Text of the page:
3. Motorcycle safety.

    All-electric motorcycles need to be tested for safety as well. The brakes, suspension, motors need to perform as they should. For now, the brake system is the same hydraulic disc brake system found in all motorcycles, so there is no difference between electric bikes and petrol bikes.

    For this bike, a standard three-wheeler bike or a trike. (Class 2B motorcycle) The width fits perfectly into a motorcycle parking lot and it is no different from any other trike.

    It has a windshield and a roof, and for our tropical weather, it also has windshield wipers and spray nozzles to clean off dirt and water for safer riding.

    The electric motors are also power rated, and there are generally 2 classes, L2e (Don’t need a license but not available in Singapore) and L5e (require a motorcycle license to ride on the road and the highway.

    Generally, electric bikes have a lot of torque, and they accelerate fast but don’t expect them to have a high top speed.

    Suspension-wise, most electric bikes need to be tuned to the weight. This Aidea electric motorcycle has a unique articulated tilting/suspension: a system for rear 2 drive wheels. So it can be quick, nimble, and safe.

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    4. Storage Capacity.

    When you have a lot of torque, why not carry a lot of cargo?

    I feel that for now, electric bikes work great for delivery and logistics. With a lot of torque, they can carry a lot of loads.

    I feel that this Aidea AA-Cargo bike is a great example. It is a 3-wheel vehicle (13-inch large-diameter wheel — 1 front wheel and 2 rear) equipped with right and left independent rear suspension, windshield, wiper, and roof. It provides a large loading platform with a maximum loading capacity of 100kg.

    Fitting a big box in the rear with 2 wheels for stability, make delivery safer. The 2 wheels and rear suspension system is dedicated to load-bearing and has the best center of gravity to be stable.

    Is it time to buy an electric motorcycle?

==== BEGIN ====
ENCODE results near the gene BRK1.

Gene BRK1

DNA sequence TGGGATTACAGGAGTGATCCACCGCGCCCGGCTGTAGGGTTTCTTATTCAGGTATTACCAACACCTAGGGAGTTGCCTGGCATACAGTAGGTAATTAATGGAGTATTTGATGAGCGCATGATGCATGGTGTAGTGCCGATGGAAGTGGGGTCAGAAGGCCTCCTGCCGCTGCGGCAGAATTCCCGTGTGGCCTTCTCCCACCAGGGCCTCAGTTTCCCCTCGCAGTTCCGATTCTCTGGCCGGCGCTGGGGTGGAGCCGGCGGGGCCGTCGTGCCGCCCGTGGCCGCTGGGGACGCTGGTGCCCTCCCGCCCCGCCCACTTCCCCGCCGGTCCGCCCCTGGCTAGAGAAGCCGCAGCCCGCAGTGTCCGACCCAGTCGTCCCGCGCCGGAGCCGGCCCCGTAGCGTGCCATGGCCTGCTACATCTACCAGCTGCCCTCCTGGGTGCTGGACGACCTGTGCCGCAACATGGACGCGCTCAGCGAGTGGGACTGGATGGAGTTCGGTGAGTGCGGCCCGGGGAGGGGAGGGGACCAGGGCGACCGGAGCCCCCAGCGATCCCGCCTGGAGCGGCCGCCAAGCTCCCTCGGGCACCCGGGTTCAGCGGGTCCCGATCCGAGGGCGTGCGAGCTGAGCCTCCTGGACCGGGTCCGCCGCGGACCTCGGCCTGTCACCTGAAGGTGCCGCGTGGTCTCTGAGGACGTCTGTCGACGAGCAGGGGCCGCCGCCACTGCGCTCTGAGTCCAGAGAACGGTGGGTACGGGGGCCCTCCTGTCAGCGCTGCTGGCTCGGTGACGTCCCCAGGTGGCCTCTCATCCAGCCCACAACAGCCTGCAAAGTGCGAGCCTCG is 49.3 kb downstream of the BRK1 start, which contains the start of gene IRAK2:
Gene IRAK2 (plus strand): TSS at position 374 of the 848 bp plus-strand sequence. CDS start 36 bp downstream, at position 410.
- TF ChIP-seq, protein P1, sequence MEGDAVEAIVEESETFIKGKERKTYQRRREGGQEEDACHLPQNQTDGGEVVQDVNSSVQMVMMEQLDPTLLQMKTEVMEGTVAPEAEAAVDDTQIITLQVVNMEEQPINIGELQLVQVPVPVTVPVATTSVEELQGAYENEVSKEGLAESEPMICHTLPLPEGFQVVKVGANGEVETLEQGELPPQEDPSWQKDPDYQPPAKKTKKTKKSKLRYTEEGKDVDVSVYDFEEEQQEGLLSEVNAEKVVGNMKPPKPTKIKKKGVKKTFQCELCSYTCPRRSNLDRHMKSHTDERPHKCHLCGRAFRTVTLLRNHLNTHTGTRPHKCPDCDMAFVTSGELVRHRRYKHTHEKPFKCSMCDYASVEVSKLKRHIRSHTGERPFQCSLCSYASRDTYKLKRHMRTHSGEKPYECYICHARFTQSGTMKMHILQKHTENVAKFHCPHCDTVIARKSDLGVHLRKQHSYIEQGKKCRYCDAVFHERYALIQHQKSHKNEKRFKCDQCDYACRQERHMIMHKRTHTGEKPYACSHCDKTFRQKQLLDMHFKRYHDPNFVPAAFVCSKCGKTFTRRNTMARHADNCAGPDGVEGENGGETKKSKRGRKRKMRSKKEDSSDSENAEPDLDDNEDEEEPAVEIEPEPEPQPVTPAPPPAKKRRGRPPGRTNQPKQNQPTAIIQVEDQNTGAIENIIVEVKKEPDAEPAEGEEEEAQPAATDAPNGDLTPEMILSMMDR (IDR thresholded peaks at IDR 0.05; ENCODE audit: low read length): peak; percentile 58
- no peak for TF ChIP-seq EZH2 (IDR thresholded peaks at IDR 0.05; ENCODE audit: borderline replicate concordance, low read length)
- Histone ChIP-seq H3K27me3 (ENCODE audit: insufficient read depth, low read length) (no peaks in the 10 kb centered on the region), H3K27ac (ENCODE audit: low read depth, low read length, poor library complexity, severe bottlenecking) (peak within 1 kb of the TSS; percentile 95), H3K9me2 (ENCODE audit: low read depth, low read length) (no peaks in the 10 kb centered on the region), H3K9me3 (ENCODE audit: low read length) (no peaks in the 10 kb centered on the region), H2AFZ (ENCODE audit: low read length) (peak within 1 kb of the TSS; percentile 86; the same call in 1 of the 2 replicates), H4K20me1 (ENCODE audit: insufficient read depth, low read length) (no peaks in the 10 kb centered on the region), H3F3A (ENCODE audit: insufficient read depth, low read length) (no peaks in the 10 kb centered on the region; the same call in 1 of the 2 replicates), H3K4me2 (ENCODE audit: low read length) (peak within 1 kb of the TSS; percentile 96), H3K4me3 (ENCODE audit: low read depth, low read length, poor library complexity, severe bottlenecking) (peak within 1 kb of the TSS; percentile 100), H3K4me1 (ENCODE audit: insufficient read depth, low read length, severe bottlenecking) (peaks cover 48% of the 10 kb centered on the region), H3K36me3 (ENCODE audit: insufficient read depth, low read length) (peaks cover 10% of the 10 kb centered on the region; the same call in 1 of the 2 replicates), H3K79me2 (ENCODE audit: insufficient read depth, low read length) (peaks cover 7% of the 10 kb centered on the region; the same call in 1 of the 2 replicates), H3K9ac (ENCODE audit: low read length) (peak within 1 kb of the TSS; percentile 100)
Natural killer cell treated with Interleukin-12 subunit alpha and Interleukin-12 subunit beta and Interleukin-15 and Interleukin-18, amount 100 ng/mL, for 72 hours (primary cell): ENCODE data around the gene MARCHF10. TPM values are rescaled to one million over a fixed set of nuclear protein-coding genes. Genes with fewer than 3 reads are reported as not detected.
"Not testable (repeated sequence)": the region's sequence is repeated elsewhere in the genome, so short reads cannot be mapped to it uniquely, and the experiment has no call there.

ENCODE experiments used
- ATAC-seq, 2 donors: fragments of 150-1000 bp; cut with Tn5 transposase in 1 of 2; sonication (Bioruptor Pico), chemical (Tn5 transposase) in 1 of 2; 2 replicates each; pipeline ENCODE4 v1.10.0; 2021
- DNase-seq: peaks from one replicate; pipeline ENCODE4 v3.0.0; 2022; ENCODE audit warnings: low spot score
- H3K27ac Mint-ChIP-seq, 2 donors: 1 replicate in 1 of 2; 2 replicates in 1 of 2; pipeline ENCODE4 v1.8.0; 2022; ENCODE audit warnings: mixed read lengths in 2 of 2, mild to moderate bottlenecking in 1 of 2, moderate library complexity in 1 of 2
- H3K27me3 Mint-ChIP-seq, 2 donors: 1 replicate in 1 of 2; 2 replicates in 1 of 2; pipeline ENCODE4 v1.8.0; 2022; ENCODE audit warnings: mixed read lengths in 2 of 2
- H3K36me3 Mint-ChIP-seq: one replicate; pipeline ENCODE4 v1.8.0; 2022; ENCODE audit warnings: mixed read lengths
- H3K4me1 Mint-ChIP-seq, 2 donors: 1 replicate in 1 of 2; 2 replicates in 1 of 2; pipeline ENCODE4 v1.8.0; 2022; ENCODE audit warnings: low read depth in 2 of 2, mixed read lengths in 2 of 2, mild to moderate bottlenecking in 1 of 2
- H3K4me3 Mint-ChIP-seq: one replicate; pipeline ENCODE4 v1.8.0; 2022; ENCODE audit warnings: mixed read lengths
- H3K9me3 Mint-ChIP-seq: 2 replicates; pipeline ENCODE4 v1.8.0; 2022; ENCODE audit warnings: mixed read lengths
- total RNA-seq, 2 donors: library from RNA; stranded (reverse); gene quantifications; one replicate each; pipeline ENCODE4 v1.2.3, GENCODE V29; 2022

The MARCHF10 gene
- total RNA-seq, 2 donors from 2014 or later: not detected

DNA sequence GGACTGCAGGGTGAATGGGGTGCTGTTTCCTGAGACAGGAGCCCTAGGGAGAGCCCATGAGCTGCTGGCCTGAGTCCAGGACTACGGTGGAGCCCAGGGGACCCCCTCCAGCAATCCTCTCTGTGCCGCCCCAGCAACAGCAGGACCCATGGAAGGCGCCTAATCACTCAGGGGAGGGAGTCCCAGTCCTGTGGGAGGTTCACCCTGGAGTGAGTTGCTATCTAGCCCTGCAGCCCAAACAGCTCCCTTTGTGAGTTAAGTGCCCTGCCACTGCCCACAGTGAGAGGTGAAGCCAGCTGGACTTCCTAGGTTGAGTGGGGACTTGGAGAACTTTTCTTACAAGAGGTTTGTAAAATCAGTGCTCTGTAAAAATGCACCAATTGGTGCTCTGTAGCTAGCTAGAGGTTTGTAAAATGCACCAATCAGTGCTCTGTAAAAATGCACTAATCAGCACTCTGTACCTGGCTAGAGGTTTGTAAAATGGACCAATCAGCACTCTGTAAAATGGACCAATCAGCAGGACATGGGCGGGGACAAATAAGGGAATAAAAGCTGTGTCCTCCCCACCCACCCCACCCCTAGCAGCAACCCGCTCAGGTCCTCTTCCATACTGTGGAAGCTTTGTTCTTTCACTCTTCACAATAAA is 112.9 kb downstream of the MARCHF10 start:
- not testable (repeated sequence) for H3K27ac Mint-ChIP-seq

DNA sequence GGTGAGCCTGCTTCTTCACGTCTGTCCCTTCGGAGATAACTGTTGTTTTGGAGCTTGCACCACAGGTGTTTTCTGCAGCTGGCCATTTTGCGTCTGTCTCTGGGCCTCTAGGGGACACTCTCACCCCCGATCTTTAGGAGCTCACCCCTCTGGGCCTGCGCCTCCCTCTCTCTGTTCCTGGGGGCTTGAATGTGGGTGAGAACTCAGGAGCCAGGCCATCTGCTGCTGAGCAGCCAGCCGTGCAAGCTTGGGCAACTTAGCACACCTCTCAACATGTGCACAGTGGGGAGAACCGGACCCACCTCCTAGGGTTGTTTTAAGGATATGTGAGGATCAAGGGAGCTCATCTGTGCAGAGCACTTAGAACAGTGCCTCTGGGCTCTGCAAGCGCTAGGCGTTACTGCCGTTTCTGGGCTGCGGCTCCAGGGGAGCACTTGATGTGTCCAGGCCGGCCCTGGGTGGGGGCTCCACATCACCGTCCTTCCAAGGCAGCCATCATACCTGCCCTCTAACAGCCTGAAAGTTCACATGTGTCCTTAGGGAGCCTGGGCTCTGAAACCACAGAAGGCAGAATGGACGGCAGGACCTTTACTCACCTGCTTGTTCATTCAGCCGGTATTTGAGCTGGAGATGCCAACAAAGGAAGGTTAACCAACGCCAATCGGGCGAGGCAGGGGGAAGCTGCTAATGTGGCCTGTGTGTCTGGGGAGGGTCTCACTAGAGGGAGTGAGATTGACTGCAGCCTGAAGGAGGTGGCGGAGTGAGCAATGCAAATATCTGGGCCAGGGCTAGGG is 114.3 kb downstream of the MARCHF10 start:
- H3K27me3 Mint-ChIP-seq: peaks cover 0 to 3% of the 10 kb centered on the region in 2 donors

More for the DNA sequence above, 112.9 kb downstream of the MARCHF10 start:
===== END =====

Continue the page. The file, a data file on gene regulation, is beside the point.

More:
I feel that the technology is starting to get matured but local laws and the policy environment have not caught up yet.
    I do agree that driving/riding electric vehicles are 0 emission and great to go around with, but in Singapore, there is a lot of talks, hypes, and even fuel hikes, yet it still costs a lot to own one.

    e.g foreign countries have good incentives for owners to turn in ICE for electric motorcycles

    Like buying a hybrid car earlier, taxes do not make sense for cost savings unless you are in the logistic business. There will be a lot of cost savings if you ride 70km a day like a Singpost dispatch rider and the fuel cost you save will be significant.

    Currently, the insurance companies have not caught up and it will be hard to buy vehicle insurance. There are also not enough charging stations although when they are built, it would also mean that the early adopters can charge without any competition.

    Sadly, duties, reg taxes, and taxes already overwhelming the ICE with a zero growth, would create an even high entry barrier, especially for such safety and quality-built motorcycles like the Aidea, with a higher price, due to its tech and battery alike all EV.

    Even though the government seems to want to promote electric vehicles, policies make it a penalty for early adoption = until the dubious mfg come in like our PMD and PAB

    Robin Low